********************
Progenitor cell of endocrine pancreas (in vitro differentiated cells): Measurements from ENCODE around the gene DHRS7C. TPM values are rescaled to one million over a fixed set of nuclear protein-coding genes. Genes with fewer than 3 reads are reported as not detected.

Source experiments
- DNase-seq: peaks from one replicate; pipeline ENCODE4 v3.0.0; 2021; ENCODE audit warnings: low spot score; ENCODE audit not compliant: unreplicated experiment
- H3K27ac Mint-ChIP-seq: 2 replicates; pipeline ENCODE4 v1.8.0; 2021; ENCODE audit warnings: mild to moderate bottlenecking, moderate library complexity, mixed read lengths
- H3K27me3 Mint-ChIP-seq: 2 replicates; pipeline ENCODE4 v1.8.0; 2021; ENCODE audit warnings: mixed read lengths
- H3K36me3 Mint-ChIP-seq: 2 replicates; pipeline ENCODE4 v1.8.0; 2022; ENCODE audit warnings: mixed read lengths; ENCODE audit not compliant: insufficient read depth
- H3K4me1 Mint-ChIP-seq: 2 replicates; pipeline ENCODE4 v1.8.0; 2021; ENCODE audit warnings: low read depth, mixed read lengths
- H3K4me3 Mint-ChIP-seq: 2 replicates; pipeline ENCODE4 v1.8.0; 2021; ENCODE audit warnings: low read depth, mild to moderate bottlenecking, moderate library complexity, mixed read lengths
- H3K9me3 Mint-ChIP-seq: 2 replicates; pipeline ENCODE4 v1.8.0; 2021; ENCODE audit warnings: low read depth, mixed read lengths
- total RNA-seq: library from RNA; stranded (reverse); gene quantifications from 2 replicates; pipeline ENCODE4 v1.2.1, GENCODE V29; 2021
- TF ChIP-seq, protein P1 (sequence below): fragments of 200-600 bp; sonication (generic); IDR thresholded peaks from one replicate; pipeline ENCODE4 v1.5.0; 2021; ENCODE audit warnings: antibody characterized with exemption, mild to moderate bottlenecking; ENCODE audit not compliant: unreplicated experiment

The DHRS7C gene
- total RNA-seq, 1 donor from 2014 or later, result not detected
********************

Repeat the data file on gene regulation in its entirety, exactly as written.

Progenitor cell of endocrine pancreas (in vitro differentiated cells): Measurements from ENCODE around the gene DHRS7C. TPM values are rescaled to one million over a fixed set of nuclear protein-coding genes. Genes with fewer than 3 reads are reported as not detected.

Source experiments
- DNase-seq: peaks from one replicate; pipeline ENCODE4 v3.0.0; 2021; ENCODE audit warnings: low spot score; ENCODE audit not compliant: unreplicated experiment
- H3K27ac Mint-ChIP-seq: 2 replicates; pipeline ENCODE4 v1.8.0; 2021; ENCODE audit warnings: mild to moderate bottlenecking, moderate library complexity, mixed read lengths
- H3K27me3 Mint-ChIP-seq: 2 replicates; pipeline ENCODE4 v1.8.0; 2021; ENCODE audit warnings: mixed read lengths
- H3K36me3 Mint-ChIP-seq: 2 replicates; pipeline ENCODE4 v1.8.0; 2022; ENCODE audit warnings: mixed read lengths; ENCODE audit not compliant: insufficient read depth
- H3K4me1 Mint-ChIP-seq: 2 replicates; pipeline ENCODE4 v1.8.0; 2021; ENCODE audit warnings: low read depth, mixed read lengths
- H3K4me3 Mint-ChIP-seq: 2 replicates; pipeline ENCODE4 v1.8.0; 2021; ENCODE audit warnings: low read depth, mild to moderate bottlenecking, moderate library complexity, mixed read lengths
- H3K9me3 Mint-ChIP-seq: 2 replicates; pipeline ENCODE4 v1.8.0; 2021; ENCODE audit warnings: low read depth, mixed read lengths
- total RNA-seq: library from RNA; stranded (reverse); gene quantifications from 2 replicates; pipeline ENCODE4 v1.2.1, GENCODE V29; 2021
- TF ChIP-seq, protein P1 (sequence below): fragments of 200-600 bp; sonication (generic); IDR thresholded peaks from one replicate; pipeline ENCODE4 v1.5.0; 2021; ENCODE audit warnings: antibody characterized with exemption, mild to moderate bottlenecking; ENCODE audit not compliant: unreplicated experiment

The DHRS7C gene
- total RNA-seq, 1 donor from 2014 or later, result not detected